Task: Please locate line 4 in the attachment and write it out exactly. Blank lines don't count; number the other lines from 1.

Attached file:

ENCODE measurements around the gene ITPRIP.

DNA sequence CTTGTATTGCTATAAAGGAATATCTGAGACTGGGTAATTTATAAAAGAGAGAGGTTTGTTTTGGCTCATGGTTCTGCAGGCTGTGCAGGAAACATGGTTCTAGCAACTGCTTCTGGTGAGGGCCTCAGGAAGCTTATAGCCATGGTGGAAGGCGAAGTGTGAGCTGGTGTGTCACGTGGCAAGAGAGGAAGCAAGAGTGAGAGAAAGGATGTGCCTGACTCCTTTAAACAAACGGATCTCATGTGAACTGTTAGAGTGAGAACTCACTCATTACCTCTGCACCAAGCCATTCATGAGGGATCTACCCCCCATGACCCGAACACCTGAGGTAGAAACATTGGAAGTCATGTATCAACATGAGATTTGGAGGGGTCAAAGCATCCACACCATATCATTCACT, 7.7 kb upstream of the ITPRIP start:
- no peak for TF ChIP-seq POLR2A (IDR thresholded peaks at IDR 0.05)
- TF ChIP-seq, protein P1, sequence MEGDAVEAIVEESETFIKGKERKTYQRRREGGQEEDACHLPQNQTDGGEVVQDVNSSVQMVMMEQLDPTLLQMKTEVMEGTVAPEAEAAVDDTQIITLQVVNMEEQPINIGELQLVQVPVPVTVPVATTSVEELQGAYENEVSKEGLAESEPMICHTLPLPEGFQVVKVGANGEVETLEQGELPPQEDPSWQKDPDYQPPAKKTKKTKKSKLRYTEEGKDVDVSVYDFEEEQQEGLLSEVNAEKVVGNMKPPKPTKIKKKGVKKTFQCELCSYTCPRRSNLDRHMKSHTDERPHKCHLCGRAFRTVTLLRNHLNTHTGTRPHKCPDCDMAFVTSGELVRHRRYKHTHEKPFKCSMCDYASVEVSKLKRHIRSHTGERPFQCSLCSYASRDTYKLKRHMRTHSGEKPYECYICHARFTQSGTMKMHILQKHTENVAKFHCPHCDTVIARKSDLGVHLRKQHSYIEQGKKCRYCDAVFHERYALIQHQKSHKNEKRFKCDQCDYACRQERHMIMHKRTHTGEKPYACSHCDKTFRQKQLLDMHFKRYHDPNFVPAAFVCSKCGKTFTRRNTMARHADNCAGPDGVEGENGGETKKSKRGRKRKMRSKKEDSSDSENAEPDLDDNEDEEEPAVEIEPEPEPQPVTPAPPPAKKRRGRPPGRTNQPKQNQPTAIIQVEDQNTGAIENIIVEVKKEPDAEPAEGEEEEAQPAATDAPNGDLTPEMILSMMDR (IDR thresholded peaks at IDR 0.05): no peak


- TF ChIP-seq, protein P1, sequence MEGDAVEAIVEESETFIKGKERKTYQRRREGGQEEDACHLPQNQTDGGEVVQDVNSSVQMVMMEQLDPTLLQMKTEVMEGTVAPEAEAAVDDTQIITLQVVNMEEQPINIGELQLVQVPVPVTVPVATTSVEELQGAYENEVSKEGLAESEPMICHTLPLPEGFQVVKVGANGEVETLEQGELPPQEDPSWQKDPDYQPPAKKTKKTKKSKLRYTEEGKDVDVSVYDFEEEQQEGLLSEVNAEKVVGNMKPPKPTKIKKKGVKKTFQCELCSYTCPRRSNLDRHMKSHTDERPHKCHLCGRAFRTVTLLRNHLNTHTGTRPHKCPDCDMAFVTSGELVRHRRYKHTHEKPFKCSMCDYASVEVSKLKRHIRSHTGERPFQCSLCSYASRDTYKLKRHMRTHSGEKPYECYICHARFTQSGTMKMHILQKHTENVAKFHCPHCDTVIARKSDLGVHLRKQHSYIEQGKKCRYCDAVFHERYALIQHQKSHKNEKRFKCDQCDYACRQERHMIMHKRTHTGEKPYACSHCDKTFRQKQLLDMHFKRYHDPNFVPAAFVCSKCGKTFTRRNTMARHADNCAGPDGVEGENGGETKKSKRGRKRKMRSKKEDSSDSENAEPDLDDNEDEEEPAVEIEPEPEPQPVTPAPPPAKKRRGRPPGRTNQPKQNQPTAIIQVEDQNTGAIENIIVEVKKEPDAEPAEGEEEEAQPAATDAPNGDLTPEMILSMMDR (IDR thresholded peaks at IDR 0.05): no peak